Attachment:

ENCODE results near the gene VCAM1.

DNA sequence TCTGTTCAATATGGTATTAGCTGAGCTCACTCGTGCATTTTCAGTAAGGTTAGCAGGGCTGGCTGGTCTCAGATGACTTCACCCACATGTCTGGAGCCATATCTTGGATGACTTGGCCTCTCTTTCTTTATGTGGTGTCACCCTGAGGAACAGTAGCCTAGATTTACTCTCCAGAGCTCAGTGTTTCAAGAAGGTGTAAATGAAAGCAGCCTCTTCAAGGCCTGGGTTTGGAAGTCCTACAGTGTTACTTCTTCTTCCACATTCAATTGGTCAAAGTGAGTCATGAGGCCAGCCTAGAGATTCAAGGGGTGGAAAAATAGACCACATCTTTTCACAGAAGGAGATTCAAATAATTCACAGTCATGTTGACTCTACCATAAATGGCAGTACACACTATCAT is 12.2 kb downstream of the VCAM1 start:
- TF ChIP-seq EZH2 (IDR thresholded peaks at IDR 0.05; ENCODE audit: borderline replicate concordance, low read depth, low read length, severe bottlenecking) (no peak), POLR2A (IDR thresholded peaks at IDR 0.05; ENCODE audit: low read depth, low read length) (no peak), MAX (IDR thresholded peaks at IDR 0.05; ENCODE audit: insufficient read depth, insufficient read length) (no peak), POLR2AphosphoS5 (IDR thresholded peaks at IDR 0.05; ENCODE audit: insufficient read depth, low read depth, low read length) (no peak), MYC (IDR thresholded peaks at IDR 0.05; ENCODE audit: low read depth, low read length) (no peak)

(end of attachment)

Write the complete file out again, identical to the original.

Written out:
ENCODE results near the gene VCAM1.

DNA sequence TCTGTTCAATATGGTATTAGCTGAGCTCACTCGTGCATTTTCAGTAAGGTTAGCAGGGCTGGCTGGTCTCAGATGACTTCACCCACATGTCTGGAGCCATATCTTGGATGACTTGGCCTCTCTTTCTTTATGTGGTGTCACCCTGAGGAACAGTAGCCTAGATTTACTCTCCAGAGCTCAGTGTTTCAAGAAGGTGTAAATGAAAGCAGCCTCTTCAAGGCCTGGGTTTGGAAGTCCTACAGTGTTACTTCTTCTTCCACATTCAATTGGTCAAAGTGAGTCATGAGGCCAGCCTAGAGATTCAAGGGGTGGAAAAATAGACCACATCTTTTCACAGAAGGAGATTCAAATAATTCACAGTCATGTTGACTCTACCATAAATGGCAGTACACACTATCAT is 12.2 kb downstream of the VCAM1 start:
- TF ChIP-seq EZH2 (IDR thresholded peaks at IDR 0.05; ENCODE audit: borderline replicate concordance, low read depth, low read length, severe bottlenecking) (no peak), POLR2A (IDR thresholded peaks at IDR 0.05; ENCODE audit: low read depth, low read length) (no peak), MAX (IDR thresholded peaks at IDR 0.05; ENCODE audit: insufficient read depth, insufficient read length) (no peak), POLR2AphosphoS5 (IDR thresholded peaks at IDR 0.05; ENCODE audit: insufficient read depth, low read depth, low read length) (no peak), MYC (IDR thresholded peaks at IDR 0.05; ENCODE audit: low read depth, low read length) (no peak)